All-Indigenous brigade leads fight against Victoria bushfire

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As Victoria’s immediate bushfire threat subsides, crews continue monitoring bushland in the state’s many fire hot-spots.


One leading the way is an all-indigenous brigade in the state’s far-east, which the CFA describes as a fire-fighting and cross-cultural trail-blazer.

Smouldering bushland in Victoria’s far-east is quickly extinguished.

Rhonda Thorpe, a veteran of the Lake Tyers brigade gets the generator started, and rookie volunteer “Tiny” Edwards does the rest.

Team-work is the cornerstone of the 23-year old unit, which until “Tiny” joined was all-women.

Affectionately known as the “Banana-women” the Lake Tyers Brigade is housed in a humble shed in the centre of the 400-strong community.

There’s one truck, 4-members and a shared will to protect the infrastructure of the settlement surrounded by lakes and oceans.

Founding member Charmaine Sellers says there’s a definiate pride in protecting the community, accompanied by advances in personal development.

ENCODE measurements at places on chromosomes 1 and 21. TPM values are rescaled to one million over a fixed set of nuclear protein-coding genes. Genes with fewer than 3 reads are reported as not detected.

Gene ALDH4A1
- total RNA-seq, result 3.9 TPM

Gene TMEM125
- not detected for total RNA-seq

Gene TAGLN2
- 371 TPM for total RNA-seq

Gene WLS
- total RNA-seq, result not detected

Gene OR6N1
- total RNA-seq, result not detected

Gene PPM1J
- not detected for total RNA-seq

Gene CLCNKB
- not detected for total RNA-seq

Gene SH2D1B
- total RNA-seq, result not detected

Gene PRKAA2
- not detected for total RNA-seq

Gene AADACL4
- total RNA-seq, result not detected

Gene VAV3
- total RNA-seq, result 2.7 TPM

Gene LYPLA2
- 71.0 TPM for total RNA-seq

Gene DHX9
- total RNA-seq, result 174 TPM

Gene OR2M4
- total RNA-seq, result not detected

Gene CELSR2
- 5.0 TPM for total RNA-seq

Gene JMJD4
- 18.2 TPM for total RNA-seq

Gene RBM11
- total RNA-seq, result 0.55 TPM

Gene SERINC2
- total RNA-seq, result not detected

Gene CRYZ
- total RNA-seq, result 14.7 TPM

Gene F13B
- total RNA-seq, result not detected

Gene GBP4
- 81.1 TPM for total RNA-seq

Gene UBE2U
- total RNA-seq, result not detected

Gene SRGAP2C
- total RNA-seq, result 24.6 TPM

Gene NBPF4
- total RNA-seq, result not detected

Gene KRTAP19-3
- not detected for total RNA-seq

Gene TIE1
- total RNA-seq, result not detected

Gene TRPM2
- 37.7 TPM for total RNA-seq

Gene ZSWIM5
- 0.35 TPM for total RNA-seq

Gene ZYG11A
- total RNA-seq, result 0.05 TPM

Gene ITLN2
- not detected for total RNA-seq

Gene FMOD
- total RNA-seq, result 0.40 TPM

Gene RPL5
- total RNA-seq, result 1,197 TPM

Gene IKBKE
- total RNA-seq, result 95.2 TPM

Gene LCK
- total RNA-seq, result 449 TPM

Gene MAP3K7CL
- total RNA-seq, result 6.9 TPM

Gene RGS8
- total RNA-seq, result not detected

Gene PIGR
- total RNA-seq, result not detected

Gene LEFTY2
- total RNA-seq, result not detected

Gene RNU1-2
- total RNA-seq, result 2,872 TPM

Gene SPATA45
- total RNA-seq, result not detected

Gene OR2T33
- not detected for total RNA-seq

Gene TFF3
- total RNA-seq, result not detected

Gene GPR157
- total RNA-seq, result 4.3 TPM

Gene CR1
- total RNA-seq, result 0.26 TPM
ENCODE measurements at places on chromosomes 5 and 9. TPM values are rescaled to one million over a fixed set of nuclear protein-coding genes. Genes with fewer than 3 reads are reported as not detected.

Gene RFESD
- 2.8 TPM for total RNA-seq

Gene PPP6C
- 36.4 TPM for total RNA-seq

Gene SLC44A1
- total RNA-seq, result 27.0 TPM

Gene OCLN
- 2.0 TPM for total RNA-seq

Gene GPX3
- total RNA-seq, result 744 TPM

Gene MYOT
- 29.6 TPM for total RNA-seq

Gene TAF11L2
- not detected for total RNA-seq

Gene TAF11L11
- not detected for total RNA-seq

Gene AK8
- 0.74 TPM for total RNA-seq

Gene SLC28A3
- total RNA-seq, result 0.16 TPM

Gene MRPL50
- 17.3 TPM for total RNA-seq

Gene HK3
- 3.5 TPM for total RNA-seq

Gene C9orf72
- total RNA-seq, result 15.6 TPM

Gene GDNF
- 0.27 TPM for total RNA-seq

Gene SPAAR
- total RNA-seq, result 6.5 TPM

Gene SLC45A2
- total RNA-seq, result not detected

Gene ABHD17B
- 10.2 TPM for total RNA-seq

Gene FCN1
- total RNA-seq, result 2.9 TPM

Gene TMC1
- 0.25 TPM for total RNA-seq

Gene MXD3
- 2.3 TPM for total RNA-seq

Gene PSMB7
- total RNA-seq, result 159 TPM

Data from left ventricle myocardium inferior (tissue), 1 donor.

“I feel like a leader I feel like I can teach the younger generation how to protect their sites and what to look for.

“It’ll keep them out of trouble. It’ll teach them to respect their elders, it’ll teach them to look after the cultural sites, it’ll teach them the history,” she says.

Julian “Tiny” Edwards is still learning the ropes but shares Charmaine’s sentiment, “Feels more deadly when you got your uniform ‘cos you’re helping everyone and you mixing with other people you don’t normally mix with,” he told SBS.

Recently, the unit expanded it’s role beyond the protection of assets and buildings after more than 170 Aboriginal artifacts have been retrieved from a site adjacent to the mission.

Ms Sellings says the discovery has slightly changed the focus of the unit from asset protection to cultural awareness.

“It means a lot to the elders that we look after the areas because right around the lake we have a lot of cultural sites that hasn’t been recorded yet.”

The CFA says the Lake Tyers Brigade is considered a trail-blazer for it’s expanding engagement with indigenous communities.

Deborah Salvagno told SBS, “They are the only Aboriginal Brigade within CFA so they are a prototype and offer a mentoring role for others around the state.”

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